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We are all watching YouTube. Long term, we know it isn’t a business because of the copyright issue. But the site’s success demonstrates real demand for aggregated on-demand video — including local video. I like what columnist Terry Heaton says this month in The Digital Journalist about its possible impact on local TV stations:

" … the biggest threat to local television isn’t DVRs or VOD. It isn’t audience fragmentation, the decline of the 30-second spot or bad programming. It certainly isn’t the internet or the difficulty of finding that killer online application to support an old business model. And it isn’t being cut out of the network supply chain by direct-to-consumer distribution. The biggest threat to local TV is outside technology companies moving into the local entertainment and information space unchallenged by existing local media. This is a very deadly part of the iceberg, because local media companies either don’t see it coming or believe they are immune to such competition.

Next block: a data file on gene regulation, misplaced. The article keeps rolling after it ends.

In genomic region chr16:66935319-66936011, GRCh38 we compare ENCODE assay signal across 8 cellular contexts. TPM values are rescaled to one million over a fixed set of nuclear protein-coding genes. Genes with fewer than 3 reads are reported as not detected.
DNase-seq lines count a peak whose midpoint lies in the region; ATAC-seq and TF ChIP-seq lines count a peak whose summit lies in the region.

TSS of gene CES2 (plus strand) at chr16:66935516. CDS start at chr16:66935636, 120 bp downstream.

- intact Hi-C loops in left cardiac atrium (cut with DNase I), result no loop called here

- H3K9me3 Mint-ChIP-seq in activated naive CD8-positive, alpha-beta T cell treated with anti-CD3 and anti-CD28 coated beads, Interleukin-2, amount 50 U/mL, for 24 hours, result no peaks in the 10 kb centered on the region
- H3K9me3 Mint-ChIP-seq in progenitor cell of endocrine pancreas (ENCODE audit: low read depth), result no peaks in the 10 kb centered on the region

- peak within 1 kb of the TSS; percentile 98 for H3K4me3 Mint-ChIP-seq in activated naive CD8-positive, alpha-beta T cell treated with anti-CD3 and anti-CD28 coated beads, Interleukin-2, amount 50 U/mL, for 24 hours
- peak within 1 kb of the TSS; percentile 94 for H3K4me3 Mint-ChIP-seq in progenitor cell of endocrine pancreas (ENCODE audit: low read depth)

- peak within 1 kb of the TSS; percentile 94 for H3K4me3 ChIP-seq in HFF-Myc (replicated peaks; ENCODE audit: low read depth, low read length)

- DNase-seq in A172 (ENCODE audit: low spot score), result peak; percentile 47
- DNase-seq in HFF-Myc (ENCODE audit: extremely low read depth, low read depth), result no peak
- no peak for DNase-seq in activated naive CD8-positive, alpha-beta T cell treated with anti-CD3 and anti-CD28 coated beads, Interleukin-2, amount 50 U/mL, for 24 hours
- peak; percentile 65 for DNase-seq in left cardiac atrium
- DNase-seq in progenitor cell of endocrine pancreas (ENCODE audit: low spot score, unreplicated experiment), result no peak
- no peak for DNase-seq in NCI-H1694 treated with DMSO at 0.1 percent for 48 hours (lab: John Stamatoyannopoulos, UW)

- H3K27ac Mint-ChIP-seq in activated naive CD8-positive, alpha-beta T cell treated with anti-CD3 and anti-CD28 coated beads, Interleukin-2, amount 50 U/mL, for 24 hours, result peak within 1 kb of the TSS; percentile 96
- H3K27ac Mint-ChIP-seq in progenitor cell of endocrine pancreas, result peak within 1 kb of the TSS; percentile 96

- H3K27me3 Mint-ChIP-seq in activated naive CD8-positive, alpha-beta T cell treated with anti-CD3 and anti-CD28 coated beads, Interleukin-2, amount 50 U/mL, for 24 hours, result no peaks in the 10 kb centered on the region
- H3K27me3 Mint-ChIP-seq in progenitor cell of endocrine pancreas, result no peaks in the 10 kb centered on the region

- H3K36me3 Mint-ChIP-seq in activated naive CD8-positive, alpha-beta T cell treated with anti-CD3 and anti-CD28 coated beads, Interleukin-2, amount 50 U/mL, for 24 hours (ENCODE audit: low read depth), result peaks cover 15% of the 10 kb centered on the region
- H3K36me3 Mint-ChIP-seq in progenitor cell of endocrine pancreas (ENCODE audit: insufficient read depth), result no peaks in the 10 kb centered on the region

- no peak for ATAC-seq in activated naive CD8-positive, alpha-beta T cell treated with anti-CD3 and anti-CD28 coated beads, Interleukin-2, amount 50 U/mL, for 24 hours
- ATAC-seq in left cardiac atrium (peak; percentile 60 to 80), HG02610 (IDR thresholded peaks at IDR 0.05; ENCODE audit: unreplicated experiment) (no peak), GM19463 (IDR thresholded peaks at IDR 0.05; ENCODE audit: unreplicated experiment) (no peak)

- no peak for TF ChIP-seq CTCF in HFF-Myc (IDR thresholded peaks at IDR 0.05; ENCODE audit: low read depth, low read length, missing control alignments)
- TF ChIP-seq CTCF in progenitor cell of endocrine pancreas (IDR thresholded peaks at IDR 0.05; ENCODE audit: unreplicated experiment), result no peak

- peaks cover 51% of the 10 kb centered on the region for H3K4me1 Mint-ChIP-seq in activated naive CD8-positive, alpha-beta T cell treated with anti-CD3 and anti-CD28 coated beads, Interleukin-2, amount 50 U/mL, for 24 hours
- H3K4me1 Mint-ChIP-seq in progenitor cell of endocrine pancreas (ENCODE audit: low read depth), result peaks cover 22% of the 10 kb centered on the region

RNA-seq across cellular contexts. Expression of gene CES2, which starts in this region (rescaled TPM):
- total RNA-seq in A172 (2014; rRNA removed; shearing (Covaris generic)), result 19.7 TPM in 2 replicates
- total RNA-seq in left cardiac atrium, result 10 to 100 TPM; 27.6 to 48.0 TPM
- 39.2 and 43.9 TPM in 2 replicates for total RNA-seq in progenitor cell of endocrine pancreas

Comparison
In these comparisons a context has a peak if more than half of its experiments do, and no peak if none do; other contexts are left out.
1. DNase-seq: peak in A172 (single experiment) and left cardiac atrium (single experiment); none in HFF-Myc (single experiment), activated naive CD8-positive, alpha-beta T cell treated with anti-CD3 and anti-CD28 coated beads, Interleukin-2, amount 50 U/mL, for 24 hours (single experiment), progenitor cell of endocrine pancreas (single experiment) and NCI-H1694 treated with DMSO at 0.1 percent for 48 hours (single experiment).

… Embracing the multi-platform universe is only a small part of staying in business in the years to come. It’s the metaphorical tip of the iceberg for two reasons. One, the biggest business disruption isn’t coming from multiple platforms; it’s the drift from mass media to personal media. And, two, if multi-platform is a broadcaster’s only strategy, he or she is assigning him or herself to the content-provider (only) space for the future. The real opportunities are on the aggregation side (think Topix.net), not just in making content available everywhere."

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